In other words, the feelings of home are the indications of an experiential reality. In this very important sense, the feeling of home is more real—that is, more self-consistently the “real thing”—than any apartment or house, mansion or lean-to that we call home. Whereas our physical dwelling is variable in evoking the feelings of home to a greater or lesser degree, the feelings of home base themselves tend toward constancy; i.e. homey always feels homey. (When is the last time you felt at home by virtue of feeling unwelcome?) Mr & Mrs Beaver’s House We can rate a place, any place, according to how well it functions in helping us feel accepted, calm, comfortable, and welcome to enter and stay as long as we wish. Like a motherly mother.

In a forthcoming chapter we’ll delve into what these constituent feelings of home base are in more detail, so that we can better recognize them and distinguish them from home-in-name-only experiences. In doing so we will discover a deeper connection even than the above analogy suggests between the experience of home base and natural motherliness. Already we’ve noticed similarities: accepting, calming, comforting, there for me—these are what we want from our home. The reverse would be absurd. Imagine at the end of a busy day returning to a home that functioned to reject, irritate and agitate you, and then sometimes, without warning, relocated itself.5

What’s important is that we can now think in terms of the kinds of experiences we want from our home base as distinct from our given circumstances. In this differentiation lies freedom to choose and opportunity to create an environment that nurtures us.


  1. The Waltons (1971–1981), possibly the most heartwarming TV series ever. 

  2. This is the response, as I remember it, in the musical version, Oliver! (1968). In Dickens’ original Oliver Twist, Oliver is either threatened with a blow or actually struck (“The master aimed a blow at Oliver’s head with the ladle”), violently grabbed, perhaps overhears an adult prophesy that he will someday be hung by the neck, and is then locked in a dark room for a week, after which he is sold for three and a half pounds sterling.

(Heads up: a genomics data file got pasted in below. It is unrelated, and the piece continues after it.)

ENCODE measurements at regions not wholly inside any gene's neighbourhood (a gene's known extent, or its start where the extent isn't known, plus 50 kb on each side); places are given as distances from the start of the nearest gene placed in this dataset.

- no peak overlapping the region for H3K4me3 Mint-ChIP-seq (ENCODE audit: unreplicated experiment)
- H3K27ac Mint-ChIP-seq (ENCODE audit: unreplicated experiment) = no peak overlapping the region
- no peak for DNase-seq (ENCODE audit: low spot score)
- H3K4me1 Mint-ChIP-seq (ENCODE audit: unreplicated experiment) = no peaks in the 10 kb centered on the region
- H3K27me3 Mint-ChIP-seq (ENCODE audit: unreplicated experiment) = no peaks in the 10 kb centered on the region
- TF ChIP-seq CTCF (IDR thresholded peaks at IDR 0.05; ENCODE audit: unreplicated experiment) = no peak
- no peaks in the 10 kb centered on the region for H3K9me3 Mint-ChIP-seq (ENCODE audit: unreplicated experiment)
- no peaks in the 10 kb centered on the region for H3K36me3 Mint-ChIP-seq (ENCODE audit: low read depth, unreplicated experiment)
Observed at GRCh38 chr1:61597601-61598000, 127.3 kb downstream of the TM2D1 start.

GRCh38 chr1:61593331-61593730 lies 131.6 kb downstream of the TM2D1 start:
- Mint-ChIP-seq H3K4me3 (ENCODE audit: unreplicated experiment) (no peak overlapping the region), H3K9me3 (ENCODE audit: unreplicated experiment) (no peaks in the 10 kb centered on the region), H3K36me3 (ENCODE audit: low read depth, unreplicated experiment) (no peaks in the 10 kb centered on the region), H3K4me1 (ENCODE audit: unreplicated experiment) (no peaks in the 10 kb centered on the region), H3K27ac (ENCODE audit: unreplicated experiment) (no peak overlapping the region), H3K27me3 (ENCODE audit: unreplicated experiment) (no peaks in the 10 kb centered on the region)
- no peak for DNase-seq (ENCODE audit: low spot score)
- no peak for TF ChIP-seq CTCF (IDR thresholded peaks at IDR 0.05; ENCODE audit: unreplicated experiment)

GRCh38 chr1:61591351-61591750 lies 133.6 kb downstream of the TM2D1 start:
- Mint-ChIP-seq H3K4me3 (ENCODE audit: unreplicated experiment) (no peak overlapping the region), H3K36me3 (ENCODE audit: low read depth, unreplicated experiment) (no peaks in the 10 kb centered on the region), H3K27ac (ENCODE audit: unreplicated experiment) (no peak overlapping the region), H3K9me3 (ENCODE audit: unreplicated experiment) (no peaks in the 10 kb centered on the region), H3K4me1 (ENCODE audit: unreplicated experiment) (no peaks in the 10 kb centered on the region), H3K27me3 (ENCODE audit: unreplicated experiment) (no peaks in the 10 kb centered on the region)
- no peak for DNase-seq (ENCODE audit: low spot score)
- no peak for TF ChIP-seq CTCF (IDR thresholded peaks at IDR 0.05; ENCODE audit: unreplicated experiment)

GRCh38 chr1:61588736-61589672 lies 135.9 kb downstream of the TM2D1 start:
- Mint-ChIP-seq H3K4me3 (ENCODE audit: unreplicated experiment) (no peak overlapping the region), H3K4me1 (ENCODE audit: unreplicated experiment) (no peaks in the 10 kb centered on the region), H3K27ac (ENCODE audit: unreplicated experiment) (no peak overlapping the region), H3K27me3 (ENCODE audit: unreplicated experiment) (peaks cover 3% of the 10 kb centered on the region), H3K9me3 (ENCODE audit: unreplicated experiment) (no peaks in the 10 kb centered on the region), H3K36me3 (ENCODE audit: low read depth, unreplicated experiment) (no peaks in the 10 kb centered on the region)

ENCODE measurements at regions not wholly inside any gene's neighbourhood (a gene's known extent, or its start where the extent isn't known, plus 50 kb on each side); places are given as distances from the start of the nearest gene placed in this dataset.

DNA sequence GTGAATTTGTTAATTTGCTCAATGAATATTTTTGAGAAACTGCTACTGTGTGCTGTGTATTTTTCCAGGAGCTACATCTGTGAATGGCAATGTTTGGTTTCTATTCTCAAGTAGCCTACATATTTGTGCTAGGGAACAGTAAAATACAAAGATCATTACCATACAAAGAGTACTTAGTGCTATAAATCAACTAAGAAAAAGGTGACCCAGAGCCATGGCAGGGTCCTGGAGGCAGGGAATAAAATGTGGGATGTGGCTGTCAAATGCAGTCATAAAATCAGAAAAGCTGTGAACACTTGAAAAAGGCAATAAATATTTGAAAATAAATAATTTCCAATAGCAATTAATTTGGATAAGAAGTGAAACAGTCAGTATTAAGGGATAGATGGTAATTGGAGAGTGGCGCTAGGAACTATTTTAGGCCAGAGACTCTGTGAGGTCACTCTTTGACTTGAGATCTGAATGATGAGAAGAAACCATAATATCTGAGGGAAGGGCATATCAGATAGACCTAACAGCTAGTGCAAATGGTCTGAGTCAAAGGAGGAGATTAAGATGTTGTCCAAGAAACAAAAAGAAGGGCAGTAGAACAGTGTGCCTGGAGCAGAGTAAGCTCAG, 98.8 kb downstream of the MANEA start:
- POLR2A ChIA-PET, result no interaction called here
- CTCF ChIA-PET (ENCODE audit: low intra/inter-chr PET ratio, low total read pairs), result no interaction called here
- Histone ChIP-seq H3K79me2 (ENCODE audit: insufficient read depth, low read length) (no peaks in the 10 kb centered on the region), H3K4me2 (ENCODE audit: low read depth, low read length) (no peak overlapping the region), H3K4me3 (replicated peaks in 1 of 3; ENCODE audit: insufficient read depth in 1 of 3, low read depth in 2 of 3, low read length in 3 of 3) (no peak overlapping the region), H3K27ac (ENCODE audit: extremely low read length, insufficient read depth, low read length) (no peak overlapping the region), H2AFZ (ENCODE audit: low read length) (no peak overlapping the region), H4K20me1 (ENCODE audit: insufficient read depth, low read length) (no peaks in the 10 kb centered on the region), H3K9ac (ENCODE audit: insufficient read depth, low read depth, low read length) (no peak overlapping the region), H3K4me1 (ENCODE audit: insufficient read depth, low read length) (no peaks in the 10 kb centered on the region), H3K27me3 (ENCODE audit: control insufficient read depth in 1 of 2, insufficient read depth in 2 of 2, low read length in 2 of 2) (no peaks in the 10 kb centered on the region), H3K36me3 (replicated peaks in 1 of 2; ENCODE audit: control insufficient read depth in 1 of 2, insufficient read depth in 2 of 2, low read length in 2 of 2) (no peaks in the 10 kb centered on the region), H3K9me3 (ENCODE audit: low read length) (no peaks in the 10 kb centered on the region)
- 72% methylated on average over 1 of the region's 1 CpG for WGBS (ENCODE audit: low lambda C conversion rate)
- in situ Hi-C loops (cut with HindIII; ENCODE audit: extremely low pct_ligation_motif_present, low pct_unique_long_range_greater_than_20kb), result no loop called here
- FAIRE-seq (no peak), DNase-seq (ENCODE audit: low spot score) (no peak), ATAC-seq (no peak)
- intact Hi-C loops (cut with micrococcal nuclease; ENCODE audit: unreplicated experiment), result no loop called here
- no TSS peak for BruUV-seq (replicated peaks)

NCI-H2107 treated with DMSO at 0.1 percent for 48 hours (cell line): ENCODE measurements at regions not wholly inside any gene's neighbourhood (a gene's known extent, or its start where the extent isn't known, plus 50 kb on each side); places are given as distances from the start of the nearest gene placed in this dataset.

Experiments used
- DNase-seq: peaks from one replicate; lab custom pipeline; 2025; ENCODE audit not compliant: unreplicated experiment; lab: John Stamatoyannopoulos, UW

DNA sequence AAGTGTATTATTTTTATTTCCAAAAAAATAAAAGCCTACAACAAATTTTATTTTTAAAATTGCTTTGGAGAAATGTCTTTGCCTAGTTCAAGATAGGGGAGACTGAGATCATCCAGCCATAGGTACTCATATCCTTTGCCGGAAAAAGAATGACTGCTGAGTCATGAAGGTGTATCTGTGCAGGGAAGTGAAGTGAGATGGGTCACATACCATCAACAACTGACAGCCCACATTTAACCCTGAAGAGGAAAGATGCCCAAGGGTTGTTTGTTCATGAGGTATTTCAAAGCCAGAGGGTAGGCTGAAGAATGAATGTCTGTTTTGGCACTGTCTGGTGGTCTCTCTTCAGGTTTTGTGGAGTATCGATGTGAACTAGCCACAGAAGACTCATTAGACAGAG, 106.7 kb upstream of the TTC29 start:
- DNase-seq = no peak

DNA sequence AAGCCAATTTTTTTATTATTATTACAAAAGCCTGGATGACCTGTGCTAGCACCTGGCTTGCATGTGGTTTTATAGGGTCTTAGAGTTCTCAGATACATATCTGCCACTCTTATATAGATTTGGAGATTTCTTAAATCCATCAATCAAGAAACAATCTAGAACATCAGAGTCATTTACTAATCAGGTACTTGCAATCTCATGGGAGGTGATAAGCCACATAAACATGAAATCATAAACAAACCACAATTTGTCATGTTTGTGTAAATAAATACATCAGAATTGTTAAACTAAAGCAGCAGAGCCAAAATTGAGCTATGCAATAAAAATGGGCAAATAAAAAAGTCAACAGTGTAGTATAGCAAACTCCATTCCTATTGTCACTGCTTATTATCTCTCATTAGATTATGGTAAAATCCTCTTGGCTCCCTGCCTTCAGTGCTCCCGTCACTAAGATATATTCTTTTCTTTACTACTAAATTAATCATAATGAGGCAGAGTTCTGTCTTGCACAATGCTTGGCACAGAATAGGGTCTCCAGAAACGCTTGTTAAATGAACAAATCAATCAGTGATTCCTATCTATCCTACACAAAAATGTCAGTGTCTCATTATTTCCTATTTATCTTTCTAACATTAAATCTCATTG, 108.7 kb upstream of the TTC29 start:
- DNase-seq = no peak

3. http://theconsciouslearner.com/streams/home-1/#archetype 

  4. Manderley: the mansion in Daphne du Maurier’s Rebecca. Xanadu: the palace of Charles Foster Kane in Orsen Welles’ Citizen Kane. Mr. and Mrs. Beaver’s dam-house: from C.S. Lewis’ The Lion, the Witch, and the Wardrobe

  5. Alas, some unscrupulous landlords have been known to foster such conditions. 

 

No Freedom Without Representation. No Representation Without Reading.

A learner is one who walks the paths to knowledge. Knowledge leads to freedom. Take, for example, Frederick Douglass.1

While still a slave Douglass learned to read and write, which he accomplished by cajoling some white boys to tutor him without knowing that’s what they were doing. Now, Douglass had suffered the horrors and indignities of slavery before becoming literate, but it was only after he began reading that he became fully conscious of just how intolerable his condition was, and why it was intolerable. In other words, he knew, before learning to read, that he was a slave, but he only knew it as a matter of fact. When as a child, cowering in a closet, he inadvertently witnessed the whipping of his aunt, he experienced shock and terror, anticipating that the leather would be turned against him in due course. This and multiple other devastating events, left unreflected upon in illiteracy, might very well have made of Douglass’s whole life one long, unending trauma. His autobiographical Narrative, however, transformed these horrors into history, into a perspective on human behavior and relations, that continues to serve as a moral touchstone in our civilization.